Lily Evans-Hill

PhD candidate; Associate Lecturer

Feminist group-work: The emergence of the Women Artists Slide Library, 1970-1982

Supervised by Dr Catherine Grant and Dr Althea Greenan (Goldsmiths)

Funded by CHASE/AHRC

Lily Evans-Hill is a doctoral researcher and Associate Lecturer specialising in visual culture informed by feminist politics in Britain in the long 1970s.

Her thesis looks at the mobilisation of collectives, co-operatives and collaboration in art informed by the Women’s Liberation Movement in the UK. It explores the various iterations of group work and organising methods used in the Movement and how they manifested in art practices informed by feminism throughout the seventies and eighties, and in particular, as the Women Artist’s Slide Library (now the Women’s Art Library at Goldsmiths). The slide registry, as a resource for artistic, curatorial and history work, envelops key concerns of the feminist art project by raising consciousness about women’s art, facilitating writing women’s art history and creating networks of contemporary practicing artists-all through a collaborative, crowd-sourced process. To frame the desire for a feminist slide registry, the thesis looks towards groups, periodicals, exhibitions, community centres, registries and education programs to consider the landscape of collective work informed by feminism in the UK and US. I consider the slide registry in the context of several strategies that looked to document and communicate artistic practices of women.

A large component of this research is considering the ways in which these organising structures, learnt from the Women’s Liberation Movement, shaped the ways women artists worked. There are many examples of art co-operatives, collective run gallery and exhibition spaces and collaborative art works and exhibitions that evidence this. What I am interested in here are the deviations from the traditional modes of feminist organising to account for new activities that were important to artists. Artists combined critical and creative dialogic practices with political work. These activities, which included slide shows, conversations about women artists in history, discussing each others work, as well as action groups to organise exhibitions, publications and lobby art institutions, are examples of the organising that made up the intense activity of the feminist art movement.  The slide library is an example of both the study and action group—a place to gather knowledge and produce a history of women’s creative practice in the UK, and to provide a resource on which future histories and practices could be built.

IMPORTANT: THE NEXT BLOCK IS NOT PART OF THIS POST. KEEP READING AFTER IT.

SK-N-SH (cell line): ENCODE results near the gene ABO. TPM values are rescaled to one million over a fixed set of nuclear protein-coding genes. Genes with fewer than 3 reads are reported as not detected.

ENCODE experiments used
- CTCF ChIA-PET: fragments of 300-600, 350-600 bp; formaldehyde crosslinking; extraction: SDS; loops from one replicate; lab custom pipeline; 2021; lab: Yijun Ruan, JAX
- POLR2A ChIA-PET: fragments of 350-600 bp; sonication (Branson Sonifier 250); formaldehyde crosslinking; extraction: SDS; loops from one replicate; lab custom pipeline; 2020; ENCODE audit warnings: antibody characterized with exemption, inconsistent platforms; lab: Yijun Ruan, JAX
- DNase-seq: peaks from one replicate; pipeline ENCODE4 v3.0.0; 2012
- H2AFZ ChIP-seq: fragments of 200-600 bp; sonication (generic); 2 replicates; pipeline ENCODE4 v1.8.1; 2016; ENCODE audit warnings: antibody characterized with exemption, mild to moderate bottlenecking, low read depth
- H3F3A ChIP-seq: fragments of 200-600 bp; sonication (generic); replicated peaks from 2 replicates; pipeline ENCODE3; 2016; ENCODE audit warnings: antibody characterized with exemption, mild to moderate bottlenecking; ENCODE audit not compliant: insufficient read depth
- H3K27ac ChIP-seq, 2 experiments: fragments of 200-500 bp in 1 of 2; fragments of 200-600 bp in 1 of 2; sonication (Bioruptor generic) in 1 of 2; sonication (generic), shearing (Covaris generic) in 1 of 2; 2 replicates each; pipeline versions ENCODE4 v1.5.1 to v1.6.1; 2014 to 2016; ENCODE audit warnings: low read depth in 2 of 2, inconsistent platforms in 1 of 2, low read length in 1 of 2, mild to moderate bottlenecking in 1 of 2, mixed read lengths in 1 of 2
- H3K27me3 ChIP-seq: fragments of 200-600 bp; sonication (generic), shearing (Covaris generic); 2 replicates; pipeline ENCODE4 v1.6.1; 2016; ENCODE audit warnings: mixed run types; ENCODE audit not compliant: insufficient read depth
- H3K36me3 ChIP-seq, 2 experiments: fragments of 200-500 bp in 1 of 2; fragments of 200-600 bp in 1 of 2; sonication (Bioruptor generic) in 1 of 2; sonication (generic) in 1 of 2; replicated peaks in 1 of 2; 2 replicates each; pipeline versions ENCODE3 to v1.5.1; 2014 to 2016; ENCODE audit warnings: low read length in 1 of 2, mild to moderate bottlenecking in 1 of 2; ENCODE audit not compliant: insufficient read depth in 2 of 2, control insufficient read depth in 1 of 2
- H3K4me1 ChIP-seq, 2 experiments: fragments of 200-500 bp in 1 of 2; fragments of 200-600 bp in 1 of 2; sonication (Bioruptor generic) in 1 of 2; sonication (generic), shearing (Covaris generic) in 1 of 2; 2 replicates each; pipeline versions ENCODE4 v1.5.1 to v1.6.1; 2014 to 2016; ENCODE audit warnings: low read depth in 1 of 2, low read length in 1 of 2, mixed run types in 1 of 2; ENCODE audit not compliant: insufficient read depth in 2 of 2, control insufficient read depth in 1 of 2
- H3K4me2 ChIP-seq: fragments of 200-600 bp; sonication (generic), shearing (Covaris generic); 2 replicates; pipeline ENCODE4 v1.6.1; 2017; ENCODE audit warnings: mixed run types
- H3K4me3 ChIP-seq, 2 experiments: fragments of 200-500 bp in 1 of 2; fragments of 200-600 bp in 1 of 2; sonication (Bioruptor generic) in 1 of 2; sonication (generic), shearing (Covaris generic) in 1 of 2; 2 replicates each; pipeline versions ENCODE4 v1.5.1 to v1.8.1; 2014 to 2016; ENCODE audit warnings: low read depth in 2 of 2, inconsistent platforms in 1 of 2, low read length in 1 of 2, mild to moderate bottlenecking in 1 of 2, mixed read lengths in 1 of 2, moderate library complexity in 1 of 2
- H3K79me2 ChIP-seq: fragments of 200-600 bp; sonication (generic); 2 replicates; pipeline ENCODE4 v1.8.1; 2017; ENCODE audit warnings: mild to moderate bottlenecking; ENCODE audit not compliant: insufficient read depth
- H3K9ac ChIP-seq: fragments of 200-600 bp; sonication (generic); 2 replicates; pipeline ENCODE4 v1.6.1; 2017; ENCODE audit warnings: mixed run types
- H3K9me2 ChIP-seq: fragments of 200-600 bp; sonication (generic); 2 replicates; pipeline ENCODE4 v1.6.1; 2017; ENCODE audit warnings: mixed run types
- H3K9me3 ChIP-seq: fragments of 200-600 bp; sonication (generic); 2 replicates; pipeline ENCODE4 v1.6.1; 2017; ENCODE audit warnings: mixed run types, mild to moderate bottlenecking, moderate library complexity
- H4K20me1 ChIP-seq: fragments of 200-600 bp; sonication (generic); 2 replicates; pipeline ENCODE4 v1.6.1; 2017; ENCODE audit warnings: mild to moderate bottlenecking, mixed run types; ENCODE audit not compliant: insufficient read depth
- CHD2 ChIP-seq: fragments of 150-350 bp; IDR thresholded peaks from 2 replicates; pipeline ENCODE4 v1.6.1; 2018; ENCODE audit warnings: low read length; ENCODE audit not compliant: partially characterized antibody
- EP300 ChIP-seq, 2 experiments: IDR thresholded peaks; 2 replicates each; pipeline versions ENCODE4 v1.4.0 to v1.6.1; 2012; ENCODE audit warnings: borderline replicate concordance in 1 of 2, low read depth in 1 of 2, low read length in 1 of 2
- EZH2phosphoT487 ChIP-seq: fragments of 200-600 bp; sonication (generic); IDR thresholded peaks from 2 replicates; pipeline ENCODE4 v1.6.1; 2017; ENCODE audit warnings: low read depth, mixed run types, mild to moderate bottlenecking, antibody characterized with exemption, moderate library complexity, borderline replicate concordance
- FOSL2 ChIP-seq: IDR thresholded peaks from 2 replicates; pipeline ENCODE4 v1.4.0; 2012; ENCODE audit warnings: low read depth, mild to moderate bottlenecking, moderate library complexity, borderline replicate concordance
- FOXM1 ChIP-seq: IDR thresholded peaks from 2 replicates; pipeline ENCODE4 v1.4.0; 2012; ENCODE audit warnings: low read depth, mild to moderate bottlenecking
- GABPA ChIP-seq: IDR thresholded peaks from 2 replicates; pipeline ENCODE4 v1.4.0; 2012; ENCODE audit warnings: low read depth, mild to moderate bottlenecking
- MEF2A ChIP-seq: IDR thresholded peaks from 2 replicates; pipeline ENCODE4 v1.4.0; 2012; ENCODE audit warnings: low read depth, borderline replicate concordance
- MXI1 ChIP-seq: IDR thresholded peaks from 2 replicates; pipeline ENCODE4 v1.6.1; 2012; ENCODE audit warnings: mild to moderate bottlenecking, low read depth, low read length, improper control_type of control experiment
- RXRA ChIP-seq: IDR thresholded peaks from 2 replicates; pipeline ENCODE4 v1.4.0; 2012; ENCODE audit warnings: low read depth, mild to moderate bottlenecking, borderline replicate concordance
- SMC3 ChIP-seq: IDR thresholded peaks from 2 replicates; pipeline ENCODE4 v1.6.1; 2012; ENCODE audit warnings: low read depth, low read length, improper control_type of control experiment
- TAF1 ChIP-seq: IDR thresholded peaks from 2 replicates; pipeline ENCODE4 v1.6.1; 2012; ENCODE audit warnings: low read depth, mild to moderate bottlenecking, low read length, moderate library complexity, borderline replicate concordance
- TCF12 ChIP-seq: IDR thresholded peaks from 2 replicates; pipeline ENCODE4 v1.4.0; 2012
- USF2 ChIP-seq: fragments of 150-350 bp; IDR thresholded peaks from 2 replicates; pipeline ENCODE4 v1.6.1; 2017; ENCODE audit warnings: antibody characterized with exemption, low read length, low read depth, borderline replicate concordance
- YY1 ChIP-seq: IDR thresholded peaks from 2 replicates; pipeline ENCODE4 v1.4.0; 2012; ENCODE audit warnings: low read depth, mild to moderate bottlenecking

Research Activity

‘Working together: Making History’ project co-organised with Rachel Warriner funded by Research England, 2023

Archives of American Art, Smithsonian Institution Predoctoral Fellow, 2022

Group work: Contemporary Art and Feminism (Courtauld Institute of Art and University of Cambridge)

Feminist and Queer Archives research network (co-convened with Hatty Nestor) 2019-Ongoing

Animating Archives, 2020-2021

Feminist Duration Reading Group Working Group

Research Interests

  • Feminism, women’s liberation movements and wider liberation movements
  • Modern and contemporary art
  • Feminist methodologies
  • The politics of identity and experience together
  • Collaboration 
  • Moving Image 
  • Expanded practices


Sexual Politics (2023-2024)

BA Foundations, Courtauld Institute of Art (2022-2023)

Critical Studies, Goldsmiths, University of London (2019-2020)


‘Criticism and Practice in a continuous dialogue: Women artists and their history work’ in ed. Victoria Horne, Counterprint: The Alternative Art Press in Britain after 1970 (Manchester University Press, 2024) forthcoming

‘Framing a slide registry: A history of the Women Artist’s Slide Library’ in eds. Maryam Ohadi-Hamadani, Amy Tobin and Catherine Spencer, Grassroots: Artmaking and Political Struggle (Bloomsbury, 2024) forthcoming

Negotiating the Feminist Group, Lizzie Borden’s Regrouping 1976, MIRAJ 11.2 (2023)

On Ana’s Archive, Another Gaze Issue 03 (2019)


MA History of Art, University College London (2017)

BA History of Art, Courtauld Institute of Art (2016)